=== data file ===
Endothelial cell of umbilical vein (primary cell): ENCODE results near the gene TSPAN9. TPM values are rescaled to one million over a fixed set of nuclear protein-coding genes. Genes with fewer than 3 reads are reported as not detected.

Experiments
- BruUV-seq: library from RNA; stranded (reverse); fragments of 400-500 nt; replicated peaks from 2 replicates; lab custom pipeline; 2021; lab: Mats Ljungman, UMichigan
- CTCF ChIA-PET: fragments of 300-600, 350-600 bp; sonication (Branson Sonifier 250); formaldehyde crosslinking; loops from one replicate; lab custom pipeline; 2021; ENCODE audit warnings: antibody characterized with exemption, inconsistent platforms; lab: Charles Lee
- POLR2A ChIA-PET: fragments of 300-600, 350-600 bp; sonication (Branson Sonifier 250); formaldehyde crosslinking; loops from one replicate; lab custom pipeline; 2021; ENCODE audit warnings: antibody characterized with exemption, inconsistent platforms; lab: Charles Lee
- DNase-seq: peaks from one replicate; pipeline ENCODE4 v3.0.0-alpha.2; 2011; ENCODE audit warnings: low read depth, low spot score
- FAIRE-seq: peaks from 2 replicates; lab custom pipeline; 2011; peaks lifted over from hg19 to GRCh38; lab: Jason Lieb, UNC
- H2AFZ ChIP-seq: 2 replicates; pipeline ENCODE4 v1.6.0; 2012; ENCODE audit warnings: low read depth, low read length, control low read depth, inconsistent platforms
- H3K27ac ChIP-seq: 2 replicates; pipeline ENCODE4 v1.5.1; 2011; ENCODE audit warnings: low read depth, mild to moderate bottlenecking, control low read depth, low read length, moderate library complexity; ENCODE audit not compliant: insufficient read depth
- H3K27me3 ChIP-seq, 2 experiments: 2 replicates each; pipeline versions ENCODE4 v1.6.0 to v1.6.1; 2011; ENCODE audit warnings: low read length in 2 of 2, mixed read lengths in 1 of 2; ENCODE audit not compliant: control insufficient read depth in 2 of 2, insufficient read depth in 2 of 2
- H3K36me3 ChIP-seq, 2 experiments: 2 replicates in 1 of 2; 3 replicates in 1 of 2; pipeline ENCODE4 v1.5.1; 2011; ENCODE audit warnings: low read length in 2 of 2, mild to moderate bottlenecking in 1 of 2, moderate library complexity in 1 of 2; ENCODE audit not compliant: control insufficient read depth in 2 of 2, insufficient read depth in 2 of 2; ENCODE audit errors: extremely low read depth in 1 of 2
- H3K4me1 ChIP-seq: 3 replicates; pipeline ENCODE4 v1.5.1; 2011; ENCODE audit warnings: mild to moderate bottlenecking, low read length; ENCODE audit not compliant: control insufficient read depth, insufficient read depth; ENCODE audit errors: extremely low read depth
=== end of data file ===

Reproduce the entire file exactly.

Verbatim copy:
Endothelial cell of umbilical vein (primary cell): ENCODE results near the gene TSPAN9. TPM values are rescaled to one million over a fixed set of nuclear protein-coding genes. Genes with fewer than 3 reads are reported as not detected.

Experiments
- BruUV-seq: library from RNA; stranded (reverse); fragments of 400-500 nt; replicated peaks from 2 replicates; lab custom pipeline; 2021; lab: Mats Ljungman, UMichigan
- CTCF ChIA-PET: fragments of 300-600, 350-600 bp; sonication (Branson Sonifier 250); formaldehyde crosslinking; loops from one replicate; lab custom pipeline; 2021; ENCODE audit warnings: antibody characterized with exemption, inconsistent platforms; lab: Charles Lee
- POLR2A ChIA-PET: fragments of 300-600, 350-600 bp; sonication (Branson Sonifier 250); formaldehyde crosslinking; loops from one replicate; lab custom pipeline; 2021; ENCODE audit warnings: antibody characterized with exemption, inconsistent platforms; lab: Charles Lee
- DNase-seq: peaks from one replicate; pipeline ENCODE4 v3.0.0-alpha.2; 2011; ENCODE audit warnings: low read depth, low spot score
- FAIRE-seq: peaks from 2 replicates; lab custom pipeline; 2011; peaks lifted over from hg19 to GRCh38; lab: Jason Lieb, UNC
- H2AFZ ChIP-seq: 2 replicates; pipeline ENCODE4 v1.6.0; 2012; ENCODE audit warnings: low read depth, low read length, control low read depth, inconsistent platforms
- H3K27ac ChIP-seq: 2 replicates; pipeline ENCODE4 v1.5.1; 2011; ENCODE audit warnings: low read depth, mild to moderate bottlenecking, control low read depth, low read length, moderate library complexity; ENCODE audit not compliant: insufficient read depth
- H3K27me3 ChIP-seq, 2 experiments: 2 replicates each; pipeline versions ENCODE4 v1.6.0 to v1.6.1; 2011; ENCODE audit warnings: low read length in 2 of 2, mixed read lengths in 1 of 2; ENCODE audit not compliant: control insufficient read depth in 2 of 2, insufficient read depth in 2 of 2
- H3K36me3 ChIP-seq, 2 experiments: 2 replicates in 1 of 2; 3 replicates in 1 of 2; pipeline ENCODE4 v1.5.1; 2011; ENCODE audit warnings: low read length in 2 of 2, mild to moderate bottlenecking in 1 of 2, moderate library complexity in 1 of 2; ENCODE audit not compliant: control insufficient read depth in 2 of 2, insufficient read depth in 2 of 2; ENCODE audit errors: extremely low read depth in 1 of 2
- H3K4me1 ChIP-seq: 3 replicates; pipeline ENCODE4 v1.5.1; 2011; ENCODE audit warnings: mild to moderate bottlenecking, low read length; ENCODE audit not compliant: control insufficient read depth, insufficient read depth; ENCODE audit errors: extremely low read depth